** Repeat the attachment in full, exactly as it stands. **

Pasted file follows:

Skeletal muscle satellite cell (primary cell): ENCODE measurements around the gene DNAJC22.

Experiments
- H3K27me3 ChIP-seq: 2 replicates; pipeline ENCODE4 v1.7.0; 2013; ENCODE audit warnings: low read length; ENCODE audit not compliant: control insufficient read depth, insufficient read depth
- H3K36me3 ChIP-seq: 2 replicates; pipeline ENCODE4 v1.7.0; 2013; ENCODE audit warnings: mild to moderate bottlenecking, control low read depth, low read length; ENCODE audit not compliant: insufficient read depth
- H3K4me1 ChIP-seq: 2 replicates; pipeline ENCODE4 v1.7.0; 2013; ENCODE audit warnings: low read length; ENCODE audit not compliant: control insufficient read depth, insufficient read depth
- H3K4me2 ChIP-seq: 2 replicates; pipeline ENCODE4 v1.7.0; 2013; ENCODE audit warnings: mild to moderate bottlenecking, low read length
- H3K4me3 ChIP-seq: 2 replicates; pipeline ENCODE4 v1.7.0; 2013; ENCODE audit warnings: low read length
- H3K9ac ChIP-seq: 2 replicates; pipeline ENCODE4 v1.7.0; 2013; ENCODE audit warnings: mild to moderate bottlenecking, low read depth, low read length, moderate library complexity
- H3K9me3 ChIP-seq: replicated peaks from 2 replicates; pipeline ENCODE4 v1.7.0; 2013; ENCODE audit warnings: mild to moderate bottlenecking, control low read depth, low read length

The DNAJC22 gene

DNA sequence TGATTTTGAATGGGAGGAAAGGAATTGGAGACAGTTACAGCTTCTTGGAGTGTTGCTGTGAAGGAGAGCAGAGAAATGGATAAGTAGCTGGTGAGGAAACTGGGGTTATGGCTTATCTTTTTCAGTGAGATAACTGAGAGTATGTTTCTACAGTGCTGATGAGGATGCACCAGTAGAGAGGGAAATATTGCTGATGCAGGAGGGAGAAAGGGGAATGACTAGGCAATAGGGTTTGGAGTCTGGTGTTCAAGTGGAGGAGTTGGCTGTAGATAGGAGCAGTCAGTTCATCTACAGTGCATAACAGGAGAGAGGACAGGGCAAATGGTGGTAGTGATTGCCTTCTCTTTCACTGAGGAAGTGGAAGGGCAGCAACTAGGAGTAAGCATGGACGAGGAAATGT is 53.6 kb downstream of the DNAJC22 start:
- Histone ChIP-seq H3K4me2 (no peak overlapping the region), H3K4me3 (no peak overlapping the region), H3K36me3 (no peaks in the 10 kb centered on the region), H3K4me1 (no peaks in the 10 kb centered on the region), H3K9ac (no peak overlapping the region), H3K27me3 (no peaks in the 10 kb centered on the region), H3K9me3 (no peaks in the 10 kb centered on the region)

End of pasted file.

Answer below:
Skeletal muscle satellite cell (primary cell): ENCODE measurements around the gene DNAJC22.

Experiments
- H3K27me3 ChIP-seq: 2 replicates; pipeline ENCODE4 v1.7.0; 2013; ENCODE audit warnings: low read length; ENCODE audit not compliant: control insufficient read depth, insufficient read depth
- H3K36me3 ChIP-seq: 2 replicates; pipeline ENCODE4 v1.7.0; 2013; ENCODE audit warnings: mild to moderate bottlenecking, control low read depth, low read length; ENCODE audit not compliant: insufficient read depth
- H3K4me1 ChIP-seq: 2 replicates; pipeline ENCODE4 v1.7.0; 2013; ENCODE audit warnings: low read length; ENCODE audit not compliant: control insufficient read depth, insufficient read depth
- H3K4me2 ChIP-seq: 2 replicates; pipeline ENCODE4 v1.7.0; 2013; ENCODE audit warnings: mild to moderate bottlenecking, low read length
- H3K4me3 ChIP-seq: 2 replicates; pipeline ENCODE4 v1.7.0; 2013; ENCODE audit warnings: low read length
- H3K9ac ChIP-seq: 2 replicates; pipeline ENCODE4 v1.7.0; 2013; ENCODE audit warnings: mild to moderate bottlenecking, low read depth, low read length, moderate library complexity
- H3K9me3 ChIP-seq: replicated peaks from 2 replicates; pipeline ENCODE4 v1.7.0; 2013; ENCODE audit warnings: mild to moderate bottlenecking, control low read depth, low read length

The DNAJC22 gene

DNA sequence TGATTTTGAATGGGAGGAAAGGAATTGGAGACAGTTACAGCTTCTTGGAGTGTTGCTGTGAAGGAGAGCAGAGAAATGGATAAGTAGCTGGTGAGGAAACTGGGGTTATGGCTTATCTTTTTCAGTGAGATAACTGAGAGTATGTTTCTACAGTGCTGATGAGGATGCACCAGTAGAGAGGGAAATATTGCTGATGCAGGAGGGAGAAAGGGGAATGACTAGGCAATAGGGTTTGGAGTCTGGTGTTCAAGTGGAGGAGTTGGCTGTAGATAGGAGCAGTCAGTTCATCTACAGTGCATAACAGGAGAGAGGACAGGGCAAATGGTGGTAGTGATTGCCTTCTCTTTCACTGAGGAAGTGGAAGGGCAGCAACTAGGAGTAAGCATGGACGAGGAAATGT is 53.6 kb downstream of the DNAJC22 start:
- Histone ChIP-seq H3K4me2 (no peak overlapping the region), H3K4me3 (no peak overlapping the region), H3K36me3 (no peaks in the 10 kb centered on the region), H3K4me1 (no peaks in the 10 kb centered on the region), H3K9ac (no peak overlapping the region), H3K27me3 (no peaks in the 10 kb centered on the region), H3K9me3 (no peaks in the 10 kb centered on the region)